Consider a circular collection geometry with fixed sensors and rotating imaging scene on a turntable. With the origin at the center of the turntable, let an ideal point scatterer located at (x, y), or (ρcosϕ,ρsinϕ) in polar coordinates. As the table rotates by θ in the same direction as ϕ, the total distance from the transmitter to the scatterer and back to the co-located receiver changes sinusoidally as

|r(x,y)rn|=[H2+R2+ρ2+2ρRsin(θ+ϕ)]1/2,
(2)

where H is the height of the co-located sensors, and R is the ground distance between the sensors and the center of the turntable. Each of the point scatterers in the image scene exhibits this sinusoidal distance in the raw data, and the image formation algorithm can be thought of as integrating the scattering energy over different paths of sinusoidal propagation distance, to estimate each of the pixel intensity in f(x, y) as in Eq. (1).

The image reconstruction algorithm described in Eq. (1) inverts a forward model that includes only geometric, single scattering. This algorithm excludes multiple scattering interactions and non-geometric (e.g., elastic) scattering. This model is equivalent to assuming geometric-only scattering under the first Born approximation, which is accurate when the scattered field is small compared to the incident field and ignores multiple scattering (Born and Wolf, 1999).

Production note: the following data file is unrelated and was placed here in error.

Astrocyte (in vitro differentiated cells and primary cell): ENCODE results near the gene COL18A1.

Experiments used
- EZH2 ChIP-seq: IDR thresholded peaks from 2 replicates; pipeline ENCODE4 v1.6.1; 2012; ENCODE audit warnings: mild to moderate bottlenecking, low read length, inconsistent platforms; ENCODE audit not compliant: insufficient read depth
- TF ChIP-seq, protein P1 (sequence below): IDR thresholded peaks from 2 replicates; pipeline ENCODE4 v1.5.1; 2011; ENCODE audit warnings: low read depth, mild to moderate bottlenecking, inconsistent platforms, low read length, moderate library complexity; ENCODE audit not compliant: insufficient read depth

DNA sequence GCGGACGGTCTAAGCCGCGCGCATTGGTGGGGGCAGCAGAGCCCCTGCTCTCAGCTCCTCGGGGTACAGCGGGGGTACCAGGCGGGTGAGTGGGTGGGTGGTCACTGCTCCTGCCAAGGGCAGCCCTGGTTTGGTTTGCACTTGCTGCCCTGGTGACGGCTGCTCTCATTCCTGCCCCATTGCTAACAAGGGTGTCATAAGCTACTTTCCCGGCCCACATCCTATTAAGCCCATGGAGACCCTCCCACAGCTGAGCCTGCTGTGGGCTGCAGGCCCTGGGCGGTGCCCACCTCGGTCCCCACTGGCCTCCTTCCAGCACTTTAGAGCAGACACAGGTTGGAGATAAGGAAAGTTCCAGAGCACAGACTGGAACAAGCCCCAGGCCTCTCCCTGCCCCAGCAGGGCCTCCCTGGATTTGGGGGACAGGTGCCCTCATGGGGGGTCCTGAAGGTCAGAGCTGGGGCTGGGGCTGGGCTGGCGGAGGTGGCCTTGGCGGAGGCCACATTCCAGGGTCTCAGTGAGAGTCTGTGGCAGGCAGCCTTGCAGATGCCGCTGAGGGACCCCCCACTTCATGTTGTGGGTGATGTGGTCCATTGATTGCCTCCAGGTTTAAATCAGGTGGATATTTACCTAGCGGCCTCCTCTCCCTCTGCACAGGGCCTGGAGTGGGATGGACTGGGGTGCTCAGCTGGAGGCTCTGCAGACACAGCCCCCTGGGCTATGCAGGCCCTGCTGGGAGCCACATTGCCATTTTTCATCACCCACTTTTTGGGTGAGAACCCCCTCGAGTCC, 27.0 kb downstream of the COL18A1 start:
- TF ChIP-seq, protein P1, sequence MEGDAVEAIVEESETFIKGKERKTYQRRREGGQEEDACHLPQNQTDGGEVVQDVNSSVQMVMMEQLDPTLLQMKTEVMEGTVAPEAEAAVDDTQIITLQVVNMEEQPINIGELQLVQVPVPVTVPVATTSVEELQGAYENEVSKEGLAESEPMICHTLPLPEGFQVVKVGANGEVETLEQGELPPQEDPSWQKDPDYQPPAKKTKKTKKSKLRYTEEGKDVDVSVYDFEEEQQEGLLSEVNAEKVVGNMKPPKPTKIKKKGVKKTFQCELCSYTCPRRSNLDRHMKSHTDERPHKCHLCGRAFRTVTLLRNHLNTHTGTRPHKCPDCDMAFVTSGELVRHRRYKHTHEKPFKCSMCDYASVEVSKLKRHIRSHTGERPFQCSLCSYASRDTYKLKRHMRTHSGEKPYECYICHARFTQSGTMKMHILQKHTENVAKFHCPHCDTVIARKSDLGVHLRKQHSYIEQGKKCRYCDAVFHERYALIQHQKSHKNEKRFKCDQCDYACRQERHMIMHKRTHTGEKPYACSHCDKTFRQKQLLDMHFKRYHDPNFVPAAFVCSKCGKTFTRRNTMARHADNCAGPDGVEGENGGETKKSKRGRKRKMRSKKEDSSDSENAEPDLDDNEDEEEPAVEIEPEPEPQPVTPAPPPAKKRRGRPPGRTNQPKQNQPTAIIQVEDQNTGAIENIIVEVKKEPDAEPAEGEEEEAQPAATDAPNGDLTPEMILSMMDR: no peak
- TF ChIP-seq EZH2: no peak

It is important to note that these underlying data model assumptions are not unique to the delay-and-sum algorithm described by Eq. (1). The same approximations are also made by a number of other reconstruction techniques such as the ωk (Hawkins, 1996) algorithm and the polar format algorithm (PFA) (Doerry, 2012; Ferguson and Wyber, 2005, 2009). In particular, PFA is used for data collected from a circular geometry, in which the raw time series is transformed with 1D Fourier transform into the (θ,f) domain, then interpolated into the spatial wavenumber domain (kx, ky), followed by a 2D inverse Fourier transform to reconstruct the estimated image, f(x, y). In this paper PFA with bilinear interpolation yielded similar image quality as the time domain backprojection method, and allowed for significant speed advantage, which made it practical to reconstruct images with many values of τ in Eq. (1).